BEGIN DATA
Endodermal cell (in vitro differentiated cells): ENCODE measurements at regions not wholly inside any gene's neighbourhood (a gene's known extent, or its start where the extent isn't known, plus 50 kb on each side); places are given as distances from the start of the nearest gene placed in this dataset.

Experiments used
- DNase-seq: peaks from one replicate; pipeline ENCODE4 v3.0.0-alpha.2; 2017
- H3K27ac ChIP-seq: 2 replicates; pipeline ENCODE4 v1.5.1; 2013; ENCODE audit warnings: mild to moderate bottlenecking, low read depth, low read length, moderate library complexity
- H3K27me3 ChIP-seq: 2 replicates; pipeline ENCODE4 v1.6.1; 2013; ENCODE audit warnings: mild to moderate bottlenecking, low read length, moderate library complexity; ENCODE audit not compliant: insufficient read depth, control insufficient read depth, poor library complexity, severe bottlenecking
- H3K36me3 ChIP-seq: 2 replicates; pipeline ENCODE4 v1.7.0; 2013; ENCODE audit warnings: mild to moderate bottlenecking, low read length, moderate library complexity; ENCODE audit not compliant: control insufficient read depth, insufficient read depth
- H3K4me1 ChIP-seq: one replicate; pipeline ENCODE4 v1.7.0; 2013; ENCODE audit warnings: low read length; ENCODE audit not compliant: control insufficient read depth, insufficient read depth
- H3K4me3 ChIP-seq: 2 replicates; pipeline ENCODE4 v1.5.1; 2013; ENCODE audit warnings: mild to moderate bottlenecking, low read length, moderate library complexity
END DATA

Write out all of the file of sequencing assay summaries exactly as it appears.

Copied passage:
Endodermal cell (in vitro differentiated cells): ENCODE measurements at regions not wholly inside any gene's neighbourhood (a gene's known extent, or its start where the extent isn't known, plus 50 kb on each side); places are given as distances from the start of the nearest gene placed in this dataset.

Experiments used
- DNase-seq: peaks from one replicate; pipeline ENCODE4 v3.0.0-alpha.2; 2017
- H3K27ac ChIP-seq: 2 replicates; pipeline ENCODE4 v1.5.1; 2013; ENCODE audit warnings: mild to moderate bottlenecking, low read depth, low read length, moderate library complexity
- H3K27me3 ChIP-seq: 2 replicates; pipeline ENCODE4 v1.6.1; 2013; ENCODE audit warnings: mild to moderate bottlenecking, low read length, moderate library complexity; ENCODE audit not compliant: insufficient read depth, control insufficient read depth, poor library complexity, severe bottlenecking
- H3K36me3 ChIP-seq: 2 replicates; pipeline ENCODE4 v1.7.0; 2013; ENCODE audit warnings: mild to moderate bottlenecking, low read length, moderate library complexity; ENCODE audit not compliant: control insufficient read depth, insufficient read depth
- H3K4me1 ChIP-seq: one replicate; pipeline ENCODE4 v1.7.0; 2013; ENCODE audit warnings: low read length; ENCODE audit not compliant: control insufficient read depth, insufficient read depth
- H3K4me3 ChIP-seq: 2 replicates; pipeline ENCODE4 v1.5.1; 2013; ENCODE audit warnings: mild to moderate bottlenecking, low read length, moderate library complexity